Harvard University's attempts to patent
     a genetically altered mouse, known as
     the oncomouse, failed on December 5
     2002 when the Court ruled in the case
     of Harvard College v Canada
     (Commissioner of Patents). In a five-
     to-four split, the Court decided that the
     transgenic mammal did not fit the
     Patent Act's definition of "composition
     of matter". The Court said that
     provisions in the Act do not allow for
     the protection of inventions using
     higher forms of life.




Aroha Mead, August 2003
                          THE INDIGENOUS™
                          STORY.

                          The Indigenous
                          Purifying Collection
                          draws inspiration from
                          the ancient healing
                          traditions of Native
                          North Americans. Key
                          ingredients are
                          sustainably harvested in
                          partnership with Native
                          Peoples. Indigenous
                          sales help support
                          Native Groups who
                          work to preserve Native
                          culture, land and
                          economic opportunity.

                          Sales from the
                          Indigenous Purifying
                          Collection help support
                          the following
Aroha Mead, August 2003   Indigenous projects.
2. Strengthen existing laws &
policies
   Need to agree to scope of amendment,
   Prohibitive Time frame – NZ Trademarks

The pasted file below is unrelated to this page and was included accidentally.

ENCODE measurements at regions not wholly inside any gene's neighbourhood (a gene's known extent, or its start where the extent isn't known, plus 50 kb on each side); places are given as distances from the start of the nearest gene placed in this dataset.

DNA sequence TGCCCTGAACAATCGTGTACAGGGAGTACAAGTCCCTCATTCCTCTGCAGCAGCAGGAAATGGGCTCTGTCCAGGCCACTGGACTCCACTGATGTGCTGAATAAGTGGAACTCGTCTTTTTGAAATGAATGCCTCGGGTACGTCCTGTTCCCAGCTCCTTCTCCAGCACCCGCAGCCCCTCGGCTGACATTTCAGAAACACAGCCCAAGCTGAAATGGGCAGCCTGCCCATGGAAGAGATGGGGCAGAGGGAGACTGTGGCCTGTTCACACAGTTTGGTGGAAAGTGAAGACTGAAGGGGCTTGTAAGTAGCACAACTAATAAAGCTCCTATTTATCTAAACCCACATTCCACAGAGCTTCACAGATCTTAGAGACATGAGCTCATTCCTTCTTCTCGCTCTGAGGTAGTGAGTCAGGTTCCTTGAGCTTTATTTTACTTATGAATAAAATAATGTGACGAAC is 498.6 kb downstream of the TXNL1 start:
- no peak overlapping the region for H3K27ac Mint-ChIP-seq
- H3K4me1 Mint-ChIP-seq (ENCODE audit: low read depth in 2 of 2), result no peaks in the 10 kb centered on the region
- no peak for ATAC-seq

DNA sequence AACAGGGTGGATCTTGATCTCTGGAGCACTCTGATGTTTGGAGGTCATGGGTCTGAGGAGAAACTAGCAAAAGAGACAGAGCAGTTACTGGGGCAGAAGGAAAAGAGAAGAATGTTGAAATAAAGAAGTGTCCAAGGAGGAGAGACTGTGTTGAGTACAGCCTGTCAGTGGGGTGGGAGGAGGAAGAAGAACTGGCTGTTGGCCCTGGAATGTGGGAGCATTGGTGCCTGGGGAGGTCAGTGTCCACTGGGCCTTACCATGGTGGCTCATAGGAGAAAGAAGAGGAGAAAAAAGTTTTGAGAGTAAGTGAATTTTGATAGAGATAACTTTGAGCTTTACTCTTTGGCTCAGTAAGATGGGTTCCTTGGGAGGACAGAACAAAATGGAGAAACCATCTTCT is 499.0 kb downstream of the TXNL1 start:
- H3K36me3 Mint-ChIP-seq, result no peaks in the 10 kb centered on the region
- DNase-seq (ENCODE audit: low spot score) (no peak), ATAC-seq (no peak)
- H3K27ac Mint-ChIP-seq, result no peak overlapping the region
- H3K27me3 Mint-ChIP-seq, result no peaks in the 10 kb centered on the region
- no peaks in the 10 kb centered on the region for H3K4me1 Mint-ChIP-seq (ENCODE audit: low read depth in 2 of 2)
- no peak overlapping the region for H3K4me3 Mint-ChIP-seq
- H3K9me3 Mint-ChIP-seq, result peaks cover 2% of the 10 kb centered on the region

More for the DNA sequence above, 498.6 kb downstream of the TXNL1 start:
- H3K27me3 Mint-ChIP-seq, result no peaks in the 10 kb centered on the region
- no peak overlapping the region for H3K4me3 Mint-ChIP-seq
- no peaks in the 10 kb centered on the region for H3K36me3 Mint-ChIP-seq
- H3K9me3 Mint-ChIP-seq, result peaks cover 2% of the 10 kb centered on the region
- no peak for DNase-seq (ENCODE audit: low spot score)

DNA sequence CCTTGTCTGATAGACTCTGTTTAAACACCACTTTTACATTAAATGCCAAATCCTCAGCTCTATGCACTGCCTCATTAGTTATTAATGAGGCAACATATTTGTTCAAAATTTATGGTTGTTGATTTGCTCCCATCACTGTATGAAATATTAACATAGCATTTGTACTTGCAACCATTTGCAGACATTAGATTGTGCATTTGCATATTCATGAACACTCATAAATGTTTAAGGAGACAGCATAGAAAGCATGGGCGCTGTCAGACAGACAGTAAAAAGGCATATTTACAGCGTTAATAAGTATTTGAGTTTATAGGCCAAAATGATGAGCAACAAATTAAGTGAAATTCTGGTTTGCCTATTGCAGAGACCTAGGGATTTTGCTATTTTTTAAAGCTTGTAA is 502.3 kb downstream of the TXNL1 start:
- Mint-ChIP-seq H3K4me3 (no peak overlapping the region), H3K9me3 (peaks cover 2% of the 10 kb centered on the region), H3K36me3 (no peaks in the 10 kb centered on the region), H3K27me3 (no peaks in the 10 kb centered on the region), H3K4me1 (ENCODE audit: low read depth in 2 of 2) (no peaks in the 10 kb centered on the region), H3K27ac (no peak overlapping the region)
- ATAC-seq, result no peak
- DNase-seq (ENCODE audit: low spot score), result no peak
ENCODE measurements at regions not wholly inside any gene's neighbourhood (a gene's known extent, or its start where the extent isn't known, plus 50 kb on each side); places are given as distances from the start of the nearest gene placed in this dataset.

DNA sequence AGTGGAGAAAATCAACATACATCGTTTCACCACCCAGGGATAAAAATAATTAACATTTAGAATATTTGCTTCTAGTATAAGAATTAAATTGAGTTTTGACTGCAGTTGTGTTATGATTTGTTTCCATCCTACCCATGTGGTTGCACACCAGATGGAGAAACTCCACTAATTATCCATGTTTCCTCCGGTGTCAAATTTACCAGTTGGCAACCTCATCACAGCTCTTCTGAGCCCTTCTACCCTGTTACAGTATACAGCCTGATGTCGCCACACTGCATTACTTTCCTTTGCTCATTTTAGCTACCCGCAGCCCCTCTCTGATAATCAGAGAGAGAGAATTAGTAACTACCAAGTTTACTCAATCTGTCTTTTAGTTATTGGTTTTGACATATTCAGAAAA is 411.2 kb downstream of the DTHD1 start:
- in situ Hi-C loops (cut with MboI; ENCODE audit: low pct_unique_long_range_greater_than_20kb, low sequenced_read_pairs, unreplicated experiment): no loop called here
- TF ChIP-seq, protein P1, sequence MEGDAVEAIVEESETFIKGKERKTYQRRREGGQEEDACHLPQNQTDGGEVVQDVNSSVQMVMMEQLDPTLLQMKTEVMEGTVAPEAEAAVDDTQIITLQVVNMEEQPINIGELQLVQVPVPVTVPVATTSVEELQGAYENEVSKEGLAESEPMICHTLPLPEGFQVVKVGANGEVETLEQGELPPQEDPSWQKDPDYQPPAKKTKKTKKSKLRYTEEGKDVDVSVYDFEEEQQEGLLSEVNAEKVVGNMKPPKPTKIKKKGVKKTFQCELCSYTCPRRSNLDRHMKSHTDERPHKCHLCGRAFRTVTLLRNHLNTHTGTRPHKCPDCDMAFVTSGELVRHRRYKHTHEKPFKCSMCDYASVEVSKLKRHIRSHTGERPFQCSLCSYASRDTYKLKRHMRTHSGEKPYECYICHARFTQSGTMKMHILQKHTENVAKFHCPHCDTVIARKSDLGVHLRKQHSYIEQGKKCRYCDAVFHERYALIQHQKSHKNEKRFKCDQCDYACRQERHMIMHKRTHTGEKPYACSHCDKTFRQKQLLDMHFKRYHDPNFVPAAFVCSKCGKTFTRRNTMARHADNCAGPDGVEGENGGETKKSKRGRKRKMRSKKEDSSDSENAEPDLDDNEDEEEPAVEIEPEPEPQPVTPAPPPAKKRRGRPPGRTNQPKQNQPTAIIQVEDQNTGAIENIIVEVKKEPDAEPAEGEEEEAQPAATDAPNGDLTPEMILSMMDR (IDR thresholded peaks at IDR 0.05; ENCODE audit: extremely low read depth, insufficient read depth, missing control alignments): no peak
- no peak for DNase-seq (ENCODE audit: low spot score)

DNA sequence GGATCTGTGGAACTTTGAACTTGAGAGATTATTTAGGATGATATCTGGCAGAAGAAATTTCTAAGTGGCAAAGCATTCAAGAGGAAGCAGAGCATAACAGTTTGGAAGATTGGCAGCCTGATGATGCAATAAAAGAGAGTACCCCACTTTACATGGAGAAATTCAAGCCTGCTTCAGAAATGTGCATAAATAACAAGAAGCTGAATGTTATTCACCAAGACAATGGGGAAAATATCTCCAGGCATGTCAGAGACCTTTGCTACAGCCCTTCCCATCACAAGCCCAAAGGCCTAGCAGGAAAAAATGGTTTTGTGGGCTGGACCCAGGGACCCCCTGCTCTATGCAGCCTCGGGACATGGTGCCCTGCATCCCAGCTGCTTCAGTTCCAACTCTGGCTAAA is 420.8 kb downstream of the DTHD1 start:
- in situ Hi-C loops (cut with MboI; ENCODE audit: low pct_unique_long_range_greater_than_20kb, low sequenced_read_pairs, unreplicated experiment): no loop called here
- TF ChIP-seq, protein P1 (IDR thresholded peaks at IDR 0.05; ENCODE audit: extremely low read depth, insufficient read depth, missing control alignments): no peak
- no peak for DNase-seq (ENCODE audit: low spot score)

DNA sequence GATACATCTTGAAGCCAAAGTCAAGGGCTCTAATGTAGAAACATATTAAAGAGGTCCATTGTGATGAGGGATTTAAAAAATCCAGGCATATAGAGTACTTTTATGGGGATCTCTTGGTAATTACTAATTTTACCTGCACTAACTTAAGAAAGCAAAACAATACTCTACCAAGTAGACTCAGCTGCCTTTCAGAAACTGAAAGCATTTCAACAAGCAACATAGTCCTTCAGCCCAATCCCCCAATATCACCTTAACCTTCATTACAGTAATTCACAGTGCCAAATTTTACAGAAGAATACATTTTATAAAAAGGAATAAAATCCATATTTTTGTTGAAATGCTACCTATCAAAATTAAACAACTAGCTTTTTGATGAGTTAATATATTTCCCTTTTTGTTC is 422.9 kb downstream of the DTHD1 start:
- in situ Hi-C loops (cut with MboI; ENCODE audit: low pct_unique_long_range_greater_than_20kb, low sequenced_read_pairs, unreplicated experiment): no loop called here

   Slow down but not stop misappropriation
   Can’t solve the remaining outstanding
    issues
   Not enough and no leadership

Aroha Mead, August 2003
3. Exempt Maori & develop a
comprehensive Maori-specific
mechanism
   Ethnic-specific that could limit Maori
    interests [new materials? Partnerships?]
   Rely solely on customary law
   Wouldn’t ‘catch’ misappropriation
    through current ipr
   Global coverage - WTO

Aroha Mead, August 2003
 26.4.3 26.4.12 5.5.20




Aroha Mead, August 2003
4. Strengthen ipr PLUS
develop sui generis Maori
specific mechanisms
   Toi Iho: Maori Trademark PLUS Trademarks Act
   More acceptance of artistic creations
   Little acceptance of matauranga Maori and
    natural resource-based property rights - WAI262
   Can we achieve this for traditional knowledge?



Aroha Mead, August 2003
Indigenous Trademarks




Aroha Mead, August 2003
    Australian Trademark 96440

    Lodged 11 March 2003: Owner John
    Allen Warren, Odona Blackledge
   Services for providing food and drink;
    temporary accommodation




Aroha Mead, August 2003
5. Adopt a pluralism
approach to sui generis

   Accommodate several layers of legal
    authority;
         Customary law
         Common law
               Intellectual property – current
               Maori specific Toi Iho
               Treaty of Waitangi Settlements
               Sui generis

Aroha Mead, August 2003
The Case for Sui Generis
   Existing common law is insufficient
   Strengthening existing ip laws is critical but
    should not be the only action taken
   Requires a sui generis pluralism approach
   Takes the issue beyond ip common law to other
    laws, ‘traditional resource rights’ [Posey]
    should also be Maori cipr-specific laws
   Customary law should have a role

Aroha Mead, August 2003